Does the number of pregnancies predict economic crises?

According to this study, reductions in the birth rate could anticipate periods of economic crisis

Does the number of pregnancies predict economic crises?

The National Bureau of Economic Research of the United States recently conducted a study that suggests that a reduction in the number of pregnancies is a new factor to consider when predicting economic crises.

Professors Daniel Hungerman, Kasey Buckles, of the University of Notre Dame in Indiana, and Steven Lugauer, University of Kentucky, ensure that the birth rate falls months before other signs of recession are visible.

The authors of the report "Is fertility a prominent economic indicator?", published by the National Bureau of Economic Research, studied more than 100 million births in that country over a period of nearly 20 years; they also incorporated data abortions, both natural and induced. They concluded that during the six months prior to the arrival of the last three economic crises in the United States the number of pregnancies decreased dramatically.

An example of this occurred in the first half of 2006, when the annual rate of increase fertility, but later that same year began to fall sharply, which coincided with the time when stock markets reached record highs. However, half a year later, the economy went into recession with the financial crisis.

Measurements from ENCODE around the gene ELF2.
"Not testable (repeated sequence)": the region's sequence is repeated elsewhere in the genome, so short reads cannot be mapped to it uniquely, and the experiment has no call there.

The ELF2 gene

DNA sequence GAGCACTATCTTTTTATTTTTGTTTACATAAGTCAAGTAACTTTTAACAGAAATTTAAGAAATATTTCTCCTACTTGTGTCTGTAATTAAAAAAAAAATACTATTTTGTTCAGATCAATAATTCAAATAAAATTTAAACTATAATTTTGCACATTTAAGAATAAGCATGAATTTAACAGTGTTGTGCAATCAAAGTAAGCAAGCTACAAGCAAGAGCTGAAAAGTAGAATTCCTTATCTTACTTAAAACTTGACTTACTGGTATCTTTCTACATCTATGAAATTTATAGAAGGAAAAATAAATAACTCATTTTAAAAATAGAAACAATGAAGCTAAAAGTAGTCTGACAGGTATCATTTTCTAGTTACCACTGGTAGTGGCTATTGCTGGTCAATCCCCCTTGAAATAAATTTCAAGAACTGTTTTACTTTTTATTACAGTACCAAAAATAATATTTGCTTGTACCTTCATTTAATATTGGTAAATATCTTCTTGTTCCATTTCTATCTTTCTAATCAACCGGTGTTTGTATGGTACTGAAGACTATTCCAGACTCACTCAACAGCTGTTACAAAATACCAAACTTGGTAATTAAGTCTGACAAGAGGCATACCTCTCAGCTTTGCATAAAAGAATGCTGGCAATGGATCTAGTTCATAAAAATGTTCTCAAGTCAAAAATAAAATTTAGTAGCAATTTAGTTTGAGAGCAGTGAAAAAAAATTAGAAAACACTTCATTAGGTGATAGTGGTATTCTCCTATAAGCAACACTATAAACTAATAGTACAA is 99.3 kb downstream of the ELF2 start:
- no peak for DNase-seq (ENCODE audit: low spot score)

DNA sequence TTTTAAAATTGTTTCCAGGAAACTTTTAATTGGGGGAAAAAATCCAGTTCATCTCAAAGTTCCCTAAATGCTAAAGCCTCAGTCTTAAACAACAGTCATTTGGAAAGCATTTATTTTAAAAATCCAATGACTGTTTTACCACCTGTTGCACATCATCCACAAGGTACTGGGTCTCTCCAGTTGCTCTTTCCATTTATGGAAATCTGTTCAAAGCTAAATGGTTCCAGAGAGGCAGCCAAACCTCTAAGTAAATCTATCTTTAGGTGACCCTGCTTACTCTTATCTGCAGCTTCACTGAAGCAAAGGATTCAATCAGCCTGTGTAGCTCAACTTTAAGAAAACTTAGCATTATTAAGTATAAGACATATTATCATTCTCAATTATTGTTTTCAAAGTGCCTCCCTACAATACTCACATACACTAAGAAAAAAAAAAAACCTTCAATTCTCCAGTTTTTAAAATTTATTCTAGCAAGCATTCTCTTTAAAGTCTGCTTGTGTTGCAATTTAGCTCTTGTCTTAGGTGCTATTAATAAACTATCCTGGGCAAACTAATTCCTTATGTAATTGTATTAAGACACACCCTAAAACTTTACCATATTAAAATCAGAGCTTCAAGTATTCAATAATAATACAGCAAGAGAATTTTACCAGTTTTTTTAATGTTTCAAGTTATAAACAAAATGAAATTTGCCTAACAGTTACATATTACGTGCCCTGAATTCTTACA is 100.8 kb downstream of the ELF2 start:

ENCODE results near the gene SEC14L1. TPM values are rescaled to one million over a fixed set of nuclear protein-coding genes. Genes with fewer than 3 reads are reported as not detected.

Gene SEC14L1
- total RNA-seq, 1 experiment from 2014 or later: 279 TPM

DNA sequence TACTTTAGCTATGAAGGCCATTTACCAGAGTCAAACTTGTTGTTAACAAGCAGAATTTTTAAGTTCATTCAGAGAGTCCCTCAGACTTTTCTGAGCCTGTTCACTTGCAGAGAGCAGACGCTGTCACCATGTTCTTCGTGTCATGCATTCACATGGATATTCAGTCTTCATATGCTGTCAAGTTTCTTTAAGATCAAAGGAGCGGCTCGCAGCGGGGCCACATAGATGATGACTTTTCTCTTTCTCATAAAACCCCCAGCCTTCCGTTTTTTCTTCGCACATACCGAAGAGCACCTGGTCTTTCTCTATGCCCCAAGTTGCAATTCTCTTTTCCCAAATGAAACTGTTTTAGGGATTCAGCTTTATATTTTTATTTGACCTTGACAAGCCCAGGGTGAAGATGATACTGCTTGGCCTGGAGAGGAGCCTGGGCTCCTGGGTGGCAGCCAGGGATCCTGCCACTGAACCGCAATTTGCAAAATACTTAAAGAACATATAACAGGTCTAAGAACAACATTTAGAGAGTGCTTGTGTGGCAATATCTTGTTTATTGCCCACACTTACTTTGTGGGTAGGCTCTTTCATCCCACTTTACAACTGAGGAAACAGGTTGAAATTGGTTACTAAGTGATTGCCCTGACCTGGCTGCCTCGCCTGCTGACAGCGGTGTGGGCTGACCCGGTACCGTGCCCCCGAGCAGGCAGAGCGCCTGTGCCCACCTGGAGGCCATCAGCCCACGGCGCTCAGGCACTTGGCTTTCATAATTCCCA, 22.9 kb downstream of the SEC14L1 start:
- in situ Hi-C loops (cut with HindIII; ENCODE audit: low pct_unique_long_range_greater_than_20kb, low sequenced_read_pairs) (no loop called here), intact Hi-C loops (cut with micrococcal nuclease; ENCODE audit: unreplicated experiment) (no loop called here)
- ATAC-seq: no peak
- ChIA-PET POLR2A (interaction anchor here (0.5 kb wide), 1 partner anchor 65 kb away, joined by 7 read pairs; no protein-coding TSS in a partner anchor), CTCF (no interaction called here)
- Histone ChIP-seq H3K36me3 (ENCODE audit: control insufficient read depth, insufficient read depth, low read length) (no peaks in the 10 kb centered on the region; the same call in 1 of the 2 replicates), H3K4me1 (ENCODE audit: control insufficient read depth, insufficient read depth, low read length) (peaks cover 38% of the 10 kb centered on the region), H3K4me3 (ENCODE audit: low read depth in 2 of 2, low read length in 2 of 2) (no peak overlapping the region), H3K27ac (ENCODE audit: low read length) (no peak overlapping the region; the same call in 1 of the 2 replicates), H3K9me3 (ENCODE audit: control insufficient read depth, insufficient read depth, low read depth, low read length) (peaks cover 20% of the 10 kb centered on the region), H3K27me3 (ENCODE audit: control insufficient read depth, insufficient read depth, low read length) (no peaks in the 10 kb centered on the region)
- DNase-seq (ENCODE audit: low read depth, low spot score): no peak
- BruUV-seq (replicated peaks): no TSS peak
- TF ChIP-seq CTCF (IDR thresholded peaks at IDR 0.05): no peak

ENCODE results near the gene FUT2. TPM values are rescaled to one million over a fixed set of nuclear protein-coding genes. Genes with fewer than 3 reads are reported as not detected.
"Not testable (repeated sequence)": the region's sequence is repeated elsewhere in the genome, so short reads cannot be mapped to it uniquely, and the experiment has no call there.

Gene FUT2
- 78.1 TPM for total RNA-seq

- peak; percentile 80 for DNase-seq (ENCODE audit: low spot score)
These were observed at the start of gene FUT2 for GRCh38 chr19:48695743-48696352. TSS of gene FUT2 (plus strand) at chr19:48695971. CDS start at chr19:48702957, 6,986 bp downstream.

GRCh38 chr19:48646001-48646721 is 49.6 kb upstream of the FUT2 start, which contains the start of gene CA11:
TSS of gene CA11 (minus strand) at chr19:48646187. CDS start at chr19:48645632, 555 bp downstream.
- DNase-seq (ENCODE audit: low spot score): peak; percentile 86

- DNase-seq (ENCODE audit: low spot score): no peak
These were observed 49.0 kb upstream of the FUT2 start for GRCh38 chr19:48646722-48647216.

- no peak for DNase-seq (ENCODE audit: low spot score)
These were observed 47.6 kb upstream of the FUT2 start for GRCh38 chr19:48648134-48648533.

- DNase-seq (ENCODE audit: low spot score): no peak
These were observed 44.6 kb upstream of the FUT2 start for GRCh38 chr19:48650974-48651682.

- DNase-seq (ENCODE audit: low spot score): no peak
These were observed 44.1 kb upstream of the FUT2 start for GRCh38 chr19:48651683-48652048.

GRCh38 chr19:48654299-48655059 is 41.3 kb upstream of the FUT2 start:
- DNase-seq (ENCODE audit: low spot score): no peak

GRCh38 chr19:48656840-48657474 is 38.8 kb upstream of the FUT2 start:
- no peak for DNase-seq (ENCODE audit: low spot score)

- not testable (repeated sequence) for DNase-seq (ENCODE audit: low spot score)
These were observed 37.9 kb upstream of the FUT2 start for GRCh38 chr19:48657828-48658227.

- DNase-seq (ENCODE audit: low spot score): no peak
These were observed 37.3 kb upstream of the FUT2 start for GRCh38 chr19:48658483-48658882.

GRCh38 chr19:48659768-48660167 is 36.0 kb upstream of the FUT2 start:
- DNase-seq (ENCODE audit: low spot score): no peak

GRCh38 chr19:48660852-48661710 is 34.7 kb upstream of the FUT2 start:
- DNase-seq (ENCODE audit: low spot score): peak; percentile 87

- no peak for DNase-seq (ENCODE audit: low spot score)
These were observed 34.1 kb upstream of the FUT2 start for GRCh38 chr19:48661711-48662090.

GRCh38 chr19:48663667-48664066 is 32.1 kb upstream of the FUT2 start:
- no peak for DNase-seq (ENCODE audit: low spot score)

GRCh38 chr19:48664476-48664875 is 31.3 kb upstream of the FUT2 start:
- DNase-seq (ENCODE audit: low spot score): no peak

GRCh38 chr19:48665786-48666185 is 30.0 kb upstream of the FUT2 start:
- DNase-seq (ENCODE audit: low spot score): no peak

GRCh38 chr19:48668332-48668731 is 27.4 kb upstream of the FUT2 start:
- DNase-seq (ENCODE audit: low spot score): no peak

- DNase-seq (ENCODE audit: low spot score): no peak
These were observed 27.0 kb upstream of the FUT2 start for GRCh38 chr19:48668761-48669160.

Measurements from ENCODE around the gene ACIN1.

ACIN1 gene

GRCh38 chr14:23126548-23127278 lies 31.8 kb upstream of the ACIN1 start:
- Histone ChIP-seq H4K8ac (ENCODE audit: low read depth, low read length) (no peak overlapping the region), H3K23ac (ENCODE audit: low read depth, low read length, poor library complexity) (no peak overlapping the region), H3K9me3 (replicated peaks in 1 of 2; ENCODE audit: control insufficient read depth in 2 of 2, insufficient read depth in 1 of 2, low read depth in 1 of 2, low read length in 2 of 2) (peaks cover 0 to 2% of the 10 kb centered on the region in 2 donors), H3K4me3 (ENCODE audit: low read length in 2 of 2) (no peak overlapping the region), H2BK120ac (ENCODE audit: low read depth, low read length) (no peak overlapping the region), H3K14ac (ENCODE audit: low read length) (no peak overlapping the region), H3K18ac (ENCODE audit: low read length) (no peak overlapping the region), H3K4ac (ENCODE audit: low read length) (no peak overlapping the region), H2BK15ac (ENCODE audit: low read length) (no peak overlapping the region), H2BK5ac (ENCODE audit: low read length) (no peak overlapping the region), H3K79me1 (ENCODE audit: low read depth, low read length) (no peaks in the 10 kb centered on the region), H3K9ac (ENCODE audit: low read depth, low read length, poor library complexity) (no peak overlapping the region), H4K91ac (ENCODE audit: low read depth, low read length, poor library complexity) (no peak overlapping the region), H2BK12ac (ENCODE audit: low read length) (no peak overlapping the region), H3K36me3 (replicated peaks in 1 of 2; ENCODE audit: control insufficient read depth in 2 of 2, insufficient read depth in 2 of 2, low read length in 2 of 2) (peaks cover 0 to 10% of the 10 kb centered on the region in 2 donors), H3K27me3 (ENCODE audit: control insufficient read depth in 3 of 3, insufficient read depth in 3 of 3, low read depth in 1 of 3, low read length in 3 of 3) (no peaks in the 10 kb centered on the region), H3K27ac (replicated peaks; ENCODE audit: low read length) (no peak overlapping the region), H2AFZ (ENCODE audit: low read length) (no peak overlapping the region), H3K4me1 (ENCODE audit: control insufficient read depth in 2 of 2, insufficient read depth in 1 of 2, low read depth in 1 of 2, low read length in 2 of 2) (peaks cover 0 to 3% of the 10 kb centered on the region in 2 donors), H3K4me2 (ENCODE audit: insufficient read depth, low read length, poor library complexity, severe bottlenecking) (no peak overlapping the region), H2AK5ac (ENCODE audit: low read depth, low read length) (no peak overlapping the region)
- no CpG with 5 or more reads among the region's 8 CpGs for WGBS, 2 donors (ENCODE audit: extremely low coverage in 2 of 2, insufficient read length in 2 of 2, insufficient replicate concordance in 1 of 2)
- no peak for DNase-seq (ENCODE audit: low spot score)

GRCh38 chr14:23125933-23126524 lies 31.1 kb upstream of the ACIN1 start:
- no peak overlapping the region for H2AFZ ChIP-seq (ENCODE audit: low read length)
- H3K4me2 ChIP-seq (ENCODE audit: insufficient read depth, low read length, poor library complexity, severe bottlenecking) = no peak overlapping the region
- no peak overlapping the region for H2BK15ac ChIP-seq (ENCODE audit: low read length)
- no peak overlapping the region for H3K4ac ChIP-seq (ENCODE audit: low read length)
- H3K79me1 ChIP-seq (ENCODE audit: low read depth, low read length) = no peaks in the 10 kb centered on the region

The same pattern was identified when the data relating to the early years of this century and early 90's were analyzed, when the United States suffered economic crises.

Another example of this was seen in 2007, when a survey was conducted for business leaders and the results showed that they were optimistic about the future, although shortly after it was discovered that the recession had already begun. At the same time, the number of pregnancies had already begun to fall months prior; the drop came several quarters before the collapse of Lehman Brothers.

The study shows that there is also a relationship between the number of pregnancies and the magnitude of the economic crisis, because before the deep recession of 2007 fertility rates fell in a very rapid manner (about four percentage points), compared to crisis of the early 90s and 2000s.

Hungerman, one of the researchers of the study, explained that "The nature of each crisis is different, so the conversation stays may be different, but I think people talk about their future when they try to have a baby and, consequently, seem to do a great job thinking". On the other hand, Kasey Buckles, professor at the University of Notre Dame in Indiana and co-author of the study, said that: "One way to interpret this is that the decision to have a child often reflects the level of optimism we have about the future".

Although it is not easy to record real-time pregnancies, the authors of the research suggest reviewing various data such as sales of products related to pregnancy or fertility to determine whether or not an economic crisis approaches.


Latin American Post | Andrea del Pilar Riaño Rojas

Copy edited by Laura Rueda Rocha

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